Democratic Candidates Meet For First Debate Democratic Candidates Meet For First Debate

Five candidates for governor laid out their positions on a number of issues.

RICHMOND-So what did we learn Tuesday night? At this point, most of the Democratic candidates for governor have released their proposals on everything from broadband to healthcare. When all five met for the first televised debate, they answered some existing questions and raised others. More than anything, differences started to emerge.We’ll look at some of the major issues touched here.  

How Do You Stop Gun Violence? 

Nowhere was that more clear than the topic of gun violence. When asked how they would cut down on gun violence in the Commonwealth, candidates went different ways. Former governor Terry McAuliffe, for example, said if elected, he planned to ban assault weapons and large capacity magazines. He also wants to strengthen background checks and ban ‘ghost guns’. 

“We need to lean in,” McAuliffe said. “It’s time we got serious about gun violence.” 

State Sen. Jennifer McClellan pointed out the current General Assembly passed multiple gun control bills over the last two years. That included giving cities and counties the abilities to ban guns from public places. Richmond and Roanoke, among others, have used that law to pass limited gun bans. The Assembly also passed a limited background check requirement and a “red flag” bill. That gives authorities the ability to remove guns from someone deemed a threat to themselves or others. 

McClellan said she would push for true universal background checks on all gun purchases. She also highlighted the need to deal with domestic violence, as many shootings stem from domestic situations. The Assembly this year passed HB 1992, which would have banned anyone convicted of assaulting their husband or wife from owning or buying a gun for up to three years. However, Gov. Northam sent it back with some suggested amendments.

Del. Lee Carter argued that we’re looking at gun violence wrong. Instead of focusing on taking away guns, “we’ve got to get at the root cause of gun violence, which is despair,” he said. “When people don’t think they have access to a better future, their actions become unpredictable.”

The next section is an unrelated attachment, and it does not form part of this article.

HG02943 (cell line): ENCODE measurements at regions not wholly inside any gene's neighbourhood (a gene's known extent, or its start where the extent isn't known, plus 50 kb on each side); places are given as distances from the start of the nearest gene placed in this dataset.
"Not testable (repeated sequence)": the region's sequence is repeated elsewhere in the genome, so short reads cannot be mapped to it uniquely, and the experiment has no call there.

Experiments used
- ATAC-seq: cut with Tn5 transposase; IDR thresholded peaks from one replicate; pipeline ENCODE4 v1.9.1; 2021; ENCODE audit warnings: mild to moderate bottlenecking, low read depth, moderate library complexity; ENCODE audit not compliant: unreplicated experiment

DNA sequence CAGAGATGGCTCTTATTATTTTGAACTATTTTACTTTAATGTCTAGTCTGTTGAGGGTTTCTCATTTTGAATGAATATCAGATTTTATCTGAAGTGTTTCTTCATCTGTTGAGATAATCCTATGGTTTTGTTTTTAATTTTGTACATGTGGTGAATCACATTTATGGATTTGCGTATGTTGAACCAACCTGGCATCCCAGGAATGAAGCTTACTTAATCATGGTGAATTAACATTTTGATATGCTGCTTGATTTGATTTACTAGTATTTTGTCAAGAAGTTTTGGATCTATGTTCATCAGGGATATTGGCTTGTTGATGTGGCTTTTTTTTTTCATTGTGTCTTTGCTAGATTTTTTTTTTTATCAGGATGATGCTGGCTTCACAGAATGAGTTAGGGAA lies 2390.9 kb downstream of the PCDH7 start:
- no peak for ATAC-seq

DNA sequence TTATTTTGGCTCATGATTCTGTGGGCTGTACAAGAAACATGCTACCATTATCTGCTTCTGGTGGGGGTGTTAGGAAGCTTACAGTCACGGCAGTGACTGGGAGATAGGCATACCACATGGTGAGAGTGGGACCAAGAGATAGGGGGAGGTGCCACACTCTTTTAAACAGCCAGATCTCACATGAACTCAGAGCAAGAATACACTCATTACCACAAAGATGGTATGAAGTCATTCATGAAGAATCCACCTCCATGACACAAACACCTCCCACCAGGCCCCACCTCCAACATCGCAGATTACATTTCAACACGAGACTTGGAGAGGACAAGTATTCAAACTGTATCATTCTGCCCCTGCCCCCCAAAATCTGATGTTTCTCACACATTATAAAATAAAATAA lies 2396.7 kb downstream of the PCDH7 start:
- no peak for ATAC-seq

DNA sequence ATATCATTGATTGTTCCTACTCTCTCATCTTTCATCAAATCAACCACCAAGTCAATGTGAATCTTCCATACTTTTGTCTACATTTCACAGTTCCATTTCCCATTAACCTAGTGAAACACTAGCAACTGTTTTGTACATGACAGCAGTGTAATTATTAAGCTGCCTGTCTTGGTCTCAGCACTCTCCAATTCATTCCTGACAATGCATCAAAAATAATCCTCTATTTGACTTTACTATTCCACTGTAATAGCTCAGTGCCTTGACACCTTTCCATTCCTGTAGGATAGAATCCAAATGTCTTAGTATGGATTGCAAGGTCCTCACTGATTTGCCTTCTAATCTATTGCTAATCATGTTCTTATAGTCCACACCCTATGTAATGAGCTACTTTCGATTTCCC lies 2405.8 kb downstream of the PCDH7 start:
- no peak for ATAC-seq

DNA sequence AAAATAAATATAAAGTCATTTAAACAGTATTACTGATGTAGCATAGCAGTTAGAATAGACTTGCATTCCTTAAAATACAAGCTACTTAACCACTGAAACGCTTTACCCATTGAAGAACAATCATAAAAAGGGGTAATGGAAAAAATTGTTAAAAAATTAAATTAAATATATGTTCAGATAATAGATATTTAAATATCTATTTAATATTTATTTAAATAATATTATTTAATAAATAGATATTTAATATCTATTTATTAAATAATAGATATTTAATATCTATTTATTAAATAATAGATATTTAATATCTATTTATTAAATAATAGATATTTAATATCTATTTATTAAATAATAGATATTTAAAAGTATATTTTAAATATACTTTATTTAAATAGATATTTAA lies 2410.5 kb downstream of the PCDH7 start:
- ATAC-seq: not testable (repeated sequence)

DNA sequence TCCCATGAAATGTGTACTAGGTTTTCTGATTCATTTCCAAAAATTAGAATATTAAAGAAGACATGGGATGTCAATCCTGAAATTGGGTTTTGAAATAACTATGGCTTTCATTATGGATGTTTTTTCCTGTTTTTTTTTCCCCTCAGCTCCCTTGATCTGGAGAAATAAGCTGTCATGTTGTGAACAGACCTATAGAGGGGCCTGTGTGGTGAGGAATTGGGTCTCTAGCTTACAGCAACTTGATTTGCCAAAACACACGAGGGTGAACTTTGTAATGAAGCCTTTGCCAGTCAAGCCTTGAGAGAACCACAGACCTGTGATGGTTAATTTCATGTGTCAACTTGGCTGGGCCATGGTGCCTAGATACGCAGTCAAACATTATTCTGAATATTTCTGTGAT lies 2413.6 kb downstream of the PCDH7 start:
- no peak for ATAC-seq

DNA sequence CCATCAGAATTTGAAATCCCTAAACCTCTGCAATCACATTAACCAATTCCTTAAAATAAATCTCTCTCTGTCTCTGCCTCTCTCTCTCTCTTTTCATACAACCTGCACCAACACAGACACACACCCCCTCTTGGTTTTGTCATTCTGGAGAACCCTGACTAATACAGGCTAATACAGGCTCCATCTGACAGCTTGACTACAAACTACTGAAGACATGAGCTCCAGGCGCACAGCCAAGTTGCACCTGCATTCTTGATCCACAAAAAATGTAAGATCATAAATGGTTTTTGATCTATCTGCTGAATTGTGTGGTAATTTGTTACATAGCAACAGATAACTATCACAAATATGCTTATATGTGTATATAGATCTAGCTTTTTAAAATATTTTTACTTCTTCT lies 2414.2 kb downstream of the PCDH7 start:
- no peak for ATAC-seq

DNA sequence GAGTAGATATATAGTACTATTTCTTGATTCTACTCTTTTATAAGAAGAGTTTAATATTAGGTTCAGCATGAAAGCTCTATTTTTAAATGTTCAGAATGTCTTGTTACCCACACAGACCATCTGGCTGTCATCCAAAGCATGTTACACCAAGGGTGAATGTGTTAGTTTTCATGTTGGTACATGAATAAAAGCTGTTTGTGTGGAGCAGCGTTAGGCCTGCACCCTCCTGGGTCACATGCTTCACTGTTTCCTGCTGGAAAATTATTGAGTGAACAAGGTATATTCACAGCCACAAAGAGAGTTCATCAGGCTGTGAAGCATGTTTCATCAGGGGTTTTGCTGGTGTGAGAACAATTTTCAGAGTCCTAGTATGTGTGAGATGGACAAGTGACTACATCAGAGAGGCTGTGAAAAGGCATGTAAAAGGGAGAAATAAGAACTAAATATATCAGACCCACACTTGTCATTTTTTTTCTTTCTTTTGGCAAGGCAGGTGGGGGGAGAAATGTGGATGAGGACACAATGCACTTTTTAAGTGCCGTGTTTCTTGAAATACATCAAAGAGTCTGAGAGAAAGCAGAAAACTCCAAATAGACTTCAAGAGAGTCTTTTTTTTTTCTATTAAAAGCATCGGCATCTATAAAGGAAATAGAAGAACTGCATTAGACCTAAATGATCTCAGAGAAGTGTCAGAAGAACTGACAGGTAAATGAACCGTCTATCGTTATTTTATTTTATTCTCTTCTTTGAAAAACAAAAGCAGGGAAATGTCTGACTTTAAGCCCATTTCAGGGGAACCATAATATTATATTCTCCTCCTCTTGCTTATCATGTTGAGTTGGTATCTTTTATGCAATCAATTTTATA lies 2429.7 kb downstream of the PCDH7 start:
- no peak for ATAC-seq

Former Del. Jennifer Carroll Foy simply argued that “it’s not that we don’t know how (to reduce gun violence), but we have politicians who fail to act.”

What About Legalizing Marijuana? 

Later today, the General Assembly will meet in Richmond to discuss marijuana. Gov. Northam proposed several amendments to the legalization bill, including an increased timeline that would make possession legal on July 1 of this year. The next governor, however, will be seated when several parts of this process take place, including determining what to do with the industry’s tax revenue. With that in mind, candidates were asked how they would handle the situation. 

Jennifer Carroll Foy said she would focus on addressing the harm caused by previous laws. That means working to expunge marijuana convictions and investing in communities through social equity programs like child care centers, day centers and more money for at-risk schools.

Both McClellan and Carter pointed out they’ve been pushing for this for a while. In multiple sessions across several years, Carter filed bills and pushed for legalization. McClellan, meanwhile, filed the bill the Assembly signed off on this year. 

Aside from that, everyone on stage agreed that marijuana should be legalized. Carter and McAuliffe, however, offered two specific ways the money should be spent. 

Carter argued that tax revenue from marijuana needs to go for reparations. He felt the state needs to invest in communities of color to repair the damage done by centuries of slavery and racism in Virginia.

McAuliffe said something similar, arguing that we need to look beyond just legalizing marijuana. Instead, he said we should focus on giving more people, especially communities of color, access to funds to start and grow businesses.

What’s The Future of Law Enforcement? 

Virginia right now is dealing with a number of issues, when it comes to law enforcement. Already this year, we’ve reported on the Xzavier Hill and Orlando Carter cases. Then in recent weeks, residents started asking questions in the death of Donovan Lynch. What changes need to happen to Virginia’s law enforcement agencies? 

Again, the candidates all outlined different issues in their answers, so we’ve separated each one to make it clear what their focus was.  

Lee Carter